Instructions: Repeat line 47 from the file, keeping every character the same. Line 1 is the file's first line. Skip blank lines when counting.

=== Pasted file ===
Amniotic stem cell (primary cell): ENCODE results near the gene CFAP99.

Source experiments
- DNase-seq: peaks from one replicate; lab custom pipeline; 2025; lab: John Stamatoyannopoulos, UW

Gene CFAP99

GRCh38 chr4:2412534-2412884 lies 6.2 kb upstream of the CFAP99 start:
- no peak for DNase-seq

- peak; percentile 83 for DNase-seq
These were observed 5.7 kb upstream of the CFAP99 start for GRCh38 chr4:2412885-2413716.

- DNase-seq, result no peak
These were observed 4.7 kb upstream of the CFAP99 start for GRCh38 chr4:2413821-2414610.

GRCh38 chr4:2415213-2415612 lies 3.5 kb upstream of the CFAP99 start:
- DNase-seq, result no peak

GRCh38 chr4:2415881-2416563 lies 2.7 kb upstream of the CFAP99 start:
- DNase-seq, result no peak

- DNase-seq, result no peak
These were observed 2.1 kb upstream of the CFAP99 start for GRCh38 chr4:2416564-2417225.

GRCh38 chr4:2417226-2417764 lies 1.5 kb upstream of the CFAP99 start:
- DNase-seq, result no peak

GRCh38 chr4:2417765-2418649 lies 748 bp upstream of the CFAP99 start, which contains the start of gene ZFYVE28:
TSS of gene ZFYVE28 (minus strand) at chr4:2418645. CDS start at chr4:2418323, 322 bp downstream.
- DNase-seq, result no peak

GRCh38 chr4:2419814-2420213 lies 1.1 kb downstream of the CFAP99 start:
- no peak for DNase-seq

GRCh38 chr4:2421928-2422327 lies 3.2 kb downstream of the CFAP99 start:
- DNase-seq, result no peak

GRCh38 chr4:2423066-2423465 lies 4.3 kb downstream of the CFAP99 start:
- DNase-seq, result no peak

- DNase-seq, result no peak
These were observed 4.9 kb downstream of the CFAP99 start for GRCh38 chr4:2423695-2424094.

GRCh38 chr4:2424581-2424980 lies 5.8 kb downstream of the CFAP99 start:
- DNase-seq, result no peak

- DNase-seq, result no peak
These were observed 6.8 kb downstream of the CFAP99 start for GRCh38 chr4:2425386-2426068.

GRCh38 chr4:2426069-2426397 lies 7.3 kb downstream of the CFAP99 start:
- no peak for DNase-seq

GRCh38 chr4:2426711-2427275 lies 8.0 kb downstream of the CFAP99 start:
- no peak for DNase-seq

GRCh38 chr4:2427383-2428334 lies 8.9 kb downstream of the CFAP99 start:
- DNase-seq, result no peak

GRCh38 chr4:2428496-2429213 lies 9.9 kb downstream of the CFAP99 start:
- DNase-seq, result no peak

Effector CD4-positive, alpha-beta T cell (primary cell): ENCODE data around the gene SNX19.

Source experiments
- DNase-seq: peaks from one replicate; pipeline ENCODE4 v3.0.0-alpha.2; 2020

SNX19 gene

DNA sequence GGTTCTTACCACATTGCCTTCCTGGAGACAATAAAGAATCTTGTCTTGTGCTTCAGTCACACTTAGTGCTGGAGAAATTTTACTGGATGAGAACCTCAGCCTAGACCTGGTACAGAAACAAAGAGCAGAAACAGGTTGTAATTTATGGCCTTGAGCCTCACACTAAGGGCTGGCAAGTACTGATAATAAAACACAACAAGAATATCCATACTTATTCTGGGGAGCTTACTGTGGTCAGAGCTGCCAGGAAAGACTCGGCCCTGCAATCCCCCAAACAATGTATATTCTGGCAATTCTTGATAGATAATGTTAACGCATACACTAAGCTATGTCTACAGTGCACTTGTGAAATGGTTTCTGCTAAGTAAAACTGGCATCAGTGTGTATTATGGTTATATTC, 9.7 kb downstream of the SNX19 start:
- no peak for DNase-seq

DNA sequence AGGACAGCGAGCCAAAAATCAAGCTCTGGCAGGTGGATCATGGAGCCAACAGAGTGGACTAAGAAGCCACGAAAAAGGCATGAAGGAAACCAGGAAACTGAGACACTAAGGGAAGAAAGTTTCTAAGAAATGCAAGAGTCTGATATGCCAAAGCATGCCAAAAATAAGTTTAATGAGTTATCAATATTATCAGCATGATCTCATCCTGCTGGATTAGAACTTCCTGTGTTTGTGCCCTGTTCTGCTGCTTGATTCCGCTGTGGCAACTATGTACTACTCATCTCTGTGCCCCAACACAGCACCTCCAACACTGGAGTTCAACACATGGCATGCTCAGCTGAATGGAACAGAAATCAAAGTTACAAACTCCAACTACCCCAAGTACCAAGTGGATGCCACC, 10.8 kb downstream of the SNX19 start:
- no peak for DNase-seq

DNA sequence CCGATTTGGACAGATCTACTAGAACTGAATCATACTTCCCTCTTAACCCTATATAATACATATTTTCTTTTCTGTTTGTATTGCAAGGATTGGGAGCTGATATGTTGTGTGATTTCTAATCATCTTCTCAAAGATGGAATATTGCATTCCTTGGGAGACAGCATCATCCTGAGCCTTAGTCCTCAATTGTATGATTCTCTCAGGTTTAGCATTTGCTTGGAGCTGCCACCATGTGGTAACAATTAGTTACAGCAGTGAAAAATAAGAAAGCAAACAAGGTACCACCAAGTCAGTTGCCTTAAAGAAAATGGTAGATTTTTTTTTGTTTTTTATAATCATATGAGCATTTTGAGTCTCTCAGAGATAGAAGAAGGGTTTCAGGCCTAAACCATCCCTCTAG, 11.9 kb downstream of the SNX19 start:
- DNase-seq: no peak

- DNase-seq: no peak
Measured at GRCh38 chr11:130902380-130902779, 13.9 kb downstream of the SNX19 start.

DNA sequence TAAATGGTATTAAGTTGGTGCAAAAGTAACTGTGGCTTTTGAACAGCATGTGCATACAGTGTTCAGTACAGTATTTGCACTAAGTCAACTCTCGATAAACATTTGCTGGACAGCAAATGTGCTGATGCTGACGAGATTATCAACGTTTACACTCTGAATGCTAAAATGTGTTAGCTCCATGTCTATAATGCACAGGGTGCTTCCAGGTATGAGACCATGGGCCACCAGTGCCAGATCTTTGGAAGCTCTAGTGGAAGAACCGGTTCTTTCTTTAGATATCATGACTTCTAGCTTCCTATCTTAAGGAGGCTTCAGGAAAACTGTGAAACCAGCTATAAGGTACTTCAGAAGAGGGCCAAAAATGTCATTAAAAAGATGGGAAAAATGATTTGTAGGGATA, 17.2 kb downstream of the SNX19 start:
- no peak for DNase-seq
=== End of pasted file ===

- no peak for DNase-seq